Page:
A person or trust company named in the will to administer the estate of the deceased.
Letters of Administration:
A document granted by the High Court which appoints administrators of an estate when the person has died intestate or when the will is invalid.
When a person dies without a will.
When there is not enough money in the estate to cover the debts and expenses.
A document granted by the High Court which acknowledges the executors of the will as administrators of the deceased’s estate.
A legally enforceable document which specifies the desired distribution of a person’s property upon their death.
Mr N was executor of his late brother’s estate. He wanted to obtain information about his brother’s financial affairs, including transactional information for his brother and brother’s partner’s joint account.
Mr N provided his brother’s bank with the necessary information to show he was executor and entitled to his brother’s information. However, the bank would not give him any information relating to the joint account. It explained the account did not form part of his late-brother’s estate because it became his partner’s sole account when he died. It told Mr N information about that account could only be disclosed with the partner’s consent, and offered to get that for him.
Mr N was not satisfied with the bank’s response. He needed the information because he was in dispute with his brother’s partner who was unlikely to agree to the information being disclosed.
He maintained the bank should disclose the information to him and asked our office to investigate. We explained to Mr N that the bank’s advice to him was correct and we could not require the bank to disclose the information he requested. We advised Mr N that a court has the power to require the release of information in certain circumstances.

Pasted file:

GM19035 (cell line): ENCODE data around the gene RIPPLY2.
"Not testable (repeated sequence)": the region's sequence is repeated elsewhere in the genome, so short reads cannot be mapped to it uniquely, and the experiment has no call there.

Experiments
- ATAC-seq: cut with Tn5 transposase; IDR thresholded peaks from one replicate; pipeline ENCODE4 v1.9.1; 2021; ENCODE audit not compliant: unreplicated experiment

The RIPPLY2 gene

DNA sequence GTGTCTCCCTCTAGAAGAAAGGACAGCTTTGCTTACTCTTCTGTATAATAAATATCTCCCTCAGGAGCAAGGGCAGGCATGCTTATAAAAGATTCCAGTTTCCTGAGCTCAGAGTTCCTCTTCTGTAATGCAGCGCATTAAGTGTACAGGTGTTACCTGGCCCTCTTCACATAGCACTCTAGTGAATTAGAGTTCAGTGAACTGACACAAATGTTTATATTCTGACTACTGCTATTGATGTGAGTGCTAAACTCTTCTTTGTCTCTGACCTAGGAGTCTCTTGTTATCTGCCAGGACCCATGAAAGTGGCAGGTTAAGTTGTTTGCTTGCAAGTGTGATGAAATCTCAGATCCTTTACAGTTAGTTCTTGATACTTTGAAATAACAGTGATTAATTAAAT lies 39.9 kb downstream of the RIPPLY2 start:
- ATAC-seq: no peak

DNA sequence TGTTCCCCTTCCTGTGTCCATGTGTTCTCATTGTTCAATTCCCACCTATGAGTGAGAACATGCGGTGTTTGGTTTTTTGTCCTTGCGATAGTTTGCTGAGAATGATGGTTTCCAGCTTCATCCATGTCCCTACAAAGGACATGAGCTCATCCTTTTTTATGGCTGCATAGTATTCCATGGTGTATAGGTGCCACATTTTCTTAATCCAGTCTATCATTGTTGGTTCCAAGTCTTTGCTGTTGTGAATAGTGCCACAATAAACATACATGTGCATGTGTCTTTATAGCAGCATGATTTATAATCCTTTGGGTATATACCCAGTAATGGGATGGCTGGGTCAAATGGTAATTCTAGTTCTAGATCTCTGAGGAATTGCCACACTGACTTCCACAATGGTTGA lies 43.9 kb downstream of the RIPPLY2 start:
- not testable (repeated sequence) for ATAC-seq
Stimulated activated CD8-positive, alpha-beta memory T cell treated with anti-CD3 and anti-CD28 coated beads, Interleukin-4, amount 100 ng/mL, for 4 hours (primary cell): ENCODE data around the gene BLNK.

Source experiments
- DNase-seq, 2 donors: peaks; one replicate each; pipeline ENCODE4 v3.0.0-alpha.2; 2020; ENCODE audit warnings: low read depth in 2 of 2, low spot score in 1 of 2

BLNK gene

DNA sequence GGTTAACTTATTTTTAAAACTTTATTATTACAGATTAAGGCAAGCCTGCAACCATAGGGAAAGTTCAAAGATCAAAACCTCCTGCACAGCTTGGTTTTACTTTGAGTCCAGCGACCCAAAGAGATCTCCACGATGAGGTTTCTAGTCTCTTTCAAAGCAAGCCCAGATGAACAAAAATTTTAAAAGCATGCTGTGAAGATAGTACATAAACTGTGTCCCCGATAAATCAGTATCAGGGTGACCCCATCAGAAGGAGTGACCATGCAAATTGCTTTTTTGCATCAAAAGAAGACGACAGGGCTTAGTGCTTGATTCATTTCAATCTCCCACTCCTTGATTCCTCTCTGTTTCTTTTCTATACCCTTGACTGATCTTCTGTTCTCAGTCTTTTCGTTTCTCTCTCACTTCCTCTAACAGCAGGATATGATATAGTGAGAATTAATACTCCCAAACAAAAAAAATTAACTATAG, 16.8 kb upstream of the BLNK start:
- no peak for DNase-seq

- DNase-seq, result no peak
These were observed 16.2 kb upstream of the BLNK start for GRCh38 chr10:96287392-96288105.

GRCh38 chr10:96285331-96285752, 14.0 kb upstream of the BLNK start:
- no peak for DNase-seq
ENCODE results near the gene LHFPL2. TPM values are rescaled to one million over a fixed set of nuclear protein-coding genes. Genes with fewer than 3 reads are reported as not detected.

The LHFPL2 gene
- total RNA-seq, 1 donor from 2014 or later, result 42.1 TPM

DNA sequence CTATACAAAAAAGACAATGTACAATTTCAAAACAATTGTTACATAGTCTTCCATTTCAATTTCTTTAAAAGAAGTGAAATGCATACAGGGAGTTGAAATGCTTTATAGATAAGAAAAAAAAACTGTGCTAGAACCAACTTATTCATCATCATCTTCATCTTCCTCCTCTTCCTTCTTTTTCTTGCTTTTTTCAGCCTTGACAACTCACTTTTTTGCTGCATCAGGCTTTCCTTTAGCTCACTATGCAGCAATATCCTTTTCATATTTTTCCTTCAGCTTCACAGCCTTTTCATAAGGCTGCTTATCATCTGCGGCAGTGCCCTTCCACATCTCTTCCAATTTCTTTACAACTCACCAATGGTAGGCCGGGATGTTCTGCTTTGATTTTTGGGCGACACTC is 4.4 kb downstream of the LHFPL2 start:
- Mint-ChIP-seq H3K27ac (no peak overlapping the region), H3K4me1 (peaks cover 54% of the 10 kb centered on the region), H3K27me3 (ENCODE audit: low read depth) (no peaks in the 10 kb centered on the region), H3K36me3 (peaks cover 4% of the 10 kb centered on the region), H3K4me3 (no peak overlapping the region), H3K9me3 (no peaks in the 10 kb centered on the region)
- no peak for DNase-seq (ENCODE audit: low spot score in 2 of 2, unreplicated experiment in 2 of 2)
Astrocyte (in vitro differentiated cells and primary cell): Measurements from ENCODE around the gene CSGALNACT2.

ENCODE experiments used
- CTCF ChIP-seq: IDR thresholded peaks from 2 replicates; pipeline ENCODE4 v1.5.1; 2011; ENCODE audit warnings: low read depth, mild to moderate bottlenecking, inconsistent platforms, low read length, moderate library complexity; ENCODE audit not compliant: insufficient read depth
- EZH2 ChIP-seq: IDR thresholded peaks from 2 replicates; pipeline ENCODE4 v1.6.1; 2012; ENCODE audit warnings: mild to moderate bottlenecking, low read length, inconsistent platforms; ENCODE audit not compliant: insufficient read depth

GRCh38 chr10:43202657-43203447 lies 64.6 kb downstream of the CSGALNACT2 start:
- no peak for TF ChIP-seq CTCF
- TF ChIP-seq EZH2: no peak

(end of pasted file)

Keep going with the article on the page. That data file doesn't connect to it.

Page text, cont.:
Our Terms of Reference provide that we do not have the power to investigate a complaint more appropriately dealt with through another process. We were unable to further consider Mr N’s complaint and suggested Mr N speak with a lawyer about obtaining a court order.
Mr T wanted information from his deceased sister’s bank about her accounts. He and his family also wanted an explanation from the bank about why it had allowed rent payments to continue from his sister’s account following her death.
The bank was not willing to provide this information to Mr T because he had not been appointed to act on behalf of his sister’s estate.
Mr T wrote to us on behalf of his family to see whether we could help them get this information from the bank.
We advised Mr T that we were not able to assist him because the administration of his sister’s estate had not yet been fully resolved. To be able to help him, we would have needed a waiver of confidentiality from the administrator of the estate or someone appointed to act on behalf of the estate, such as a lawyer. The relationship between a bank and its customer is confidential. This duty of confidentiality also applies to estates of deceased persons.
Mr T was hopeful someone from the family would be appointed the administrator soon. We told Mr T that the administrator, when appointed, could contact us if the bank was not willing to release the information to him or her.